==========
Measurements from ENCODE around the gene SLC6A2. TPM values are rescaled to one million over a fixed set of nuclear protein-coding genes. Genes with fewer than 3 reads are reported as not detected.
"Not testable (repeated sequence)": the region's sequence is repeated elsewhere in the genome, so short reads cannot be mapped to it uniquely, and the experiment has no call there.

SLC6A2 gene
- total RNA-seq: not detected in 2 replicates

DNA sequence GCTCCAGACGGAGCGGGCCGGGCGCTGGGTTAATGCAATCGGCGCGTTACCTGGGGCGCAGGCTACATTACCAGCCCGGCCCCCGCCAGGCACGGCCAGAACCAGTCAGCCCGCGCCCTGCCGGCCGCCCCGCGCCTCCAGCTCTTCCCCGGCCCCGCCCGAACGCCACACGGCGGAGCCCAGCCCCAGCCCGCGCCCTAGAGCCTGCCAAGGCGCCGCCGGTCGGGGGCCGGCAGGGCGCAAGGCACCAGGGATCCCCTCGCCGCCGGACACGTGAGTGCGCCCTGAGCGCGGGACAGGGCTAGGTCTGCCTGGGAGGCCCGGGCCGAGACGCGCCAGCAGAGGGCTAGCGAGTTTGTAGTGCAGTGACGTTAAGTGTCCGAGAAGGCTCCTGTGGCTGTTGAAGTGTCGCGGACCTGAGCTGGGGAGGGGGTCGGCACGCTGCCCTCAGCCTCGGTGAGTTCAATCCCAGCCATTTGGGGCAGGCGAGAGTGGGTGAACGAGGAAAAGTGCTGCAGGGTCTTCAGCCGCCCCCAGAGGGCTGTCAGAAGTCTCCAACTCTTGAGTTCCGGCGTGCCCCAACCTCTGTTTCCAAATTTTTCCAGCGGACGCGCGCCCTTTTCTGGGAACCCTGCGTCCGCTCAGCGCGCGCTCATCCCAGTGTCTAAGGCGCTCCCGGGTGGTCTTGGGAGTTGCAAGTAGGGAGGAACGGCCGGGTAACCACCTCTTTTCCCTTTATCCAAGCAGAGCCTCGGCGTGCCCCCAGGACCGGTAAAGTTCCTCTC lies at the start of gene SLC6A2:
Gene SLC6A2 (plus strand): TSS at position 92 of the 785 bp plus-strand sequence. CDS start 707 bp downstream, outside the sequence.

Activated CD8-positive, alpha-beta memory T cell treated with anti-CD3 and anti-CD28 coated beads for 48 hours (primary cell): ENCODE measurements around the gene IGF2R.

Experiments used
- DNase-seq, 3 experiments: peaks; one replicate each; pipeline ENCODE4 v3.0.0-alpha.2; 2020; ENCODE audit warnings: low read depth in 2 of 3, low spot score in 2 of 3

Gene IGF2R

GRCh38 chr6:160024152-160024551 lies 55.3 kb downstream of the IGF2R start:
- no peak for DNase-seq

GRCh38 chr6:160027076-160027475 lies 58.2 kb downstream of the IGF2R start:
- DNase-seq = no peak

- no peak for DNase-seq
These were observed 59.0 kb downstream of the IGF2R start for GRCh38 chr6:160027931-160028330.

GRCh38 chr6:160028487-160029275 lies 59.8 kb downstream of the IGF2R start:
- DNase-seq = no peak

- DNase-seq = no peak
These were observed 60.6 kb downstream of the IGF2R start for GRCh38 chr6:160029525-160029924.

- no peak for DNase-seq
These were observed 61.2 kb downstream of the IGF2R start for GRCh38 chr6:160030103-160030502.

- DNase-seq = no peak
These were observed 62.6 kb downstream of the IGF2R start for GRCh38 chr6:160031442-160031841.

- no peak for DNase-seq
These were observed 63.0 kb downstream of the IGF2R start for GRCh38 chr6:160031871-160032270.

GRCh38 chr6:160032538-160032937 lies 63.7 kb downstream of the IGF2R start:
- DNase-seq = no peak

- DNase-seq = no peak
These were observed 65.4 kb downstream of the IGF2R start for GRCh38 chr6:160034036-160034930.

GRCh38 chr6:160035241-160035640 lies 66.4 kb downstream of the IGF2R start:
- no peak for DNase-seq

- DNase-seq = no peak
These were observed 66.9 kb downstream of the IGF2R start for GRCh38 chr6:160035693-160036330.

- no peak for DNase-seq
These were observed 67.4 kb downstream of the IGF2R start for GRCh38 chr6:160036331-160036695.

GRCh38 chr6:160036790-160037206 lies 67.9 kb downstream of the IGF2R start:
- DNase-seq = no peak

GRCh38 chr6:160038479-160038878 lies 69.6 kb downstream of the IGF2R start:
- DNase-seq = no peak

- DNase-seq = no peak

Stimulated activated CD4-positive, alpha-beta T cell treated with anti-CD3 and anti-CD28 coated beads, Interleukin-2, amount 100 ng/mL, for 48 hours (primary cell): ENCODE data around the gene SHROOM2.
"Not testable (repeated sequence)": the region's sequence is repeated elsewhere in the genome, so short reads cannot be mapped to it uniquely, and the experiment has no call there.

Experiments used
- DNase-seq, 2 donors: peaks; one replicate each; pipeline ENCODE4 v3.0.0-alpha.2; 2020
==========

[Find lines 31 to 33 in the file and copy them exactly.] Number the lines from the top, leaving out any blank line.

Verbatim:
GRCh38 chr6:160035241-160035640 lies 66.4 kb downstream of the IGF2R start:
- no peak for DNase-seq

- DNase-seq = no peak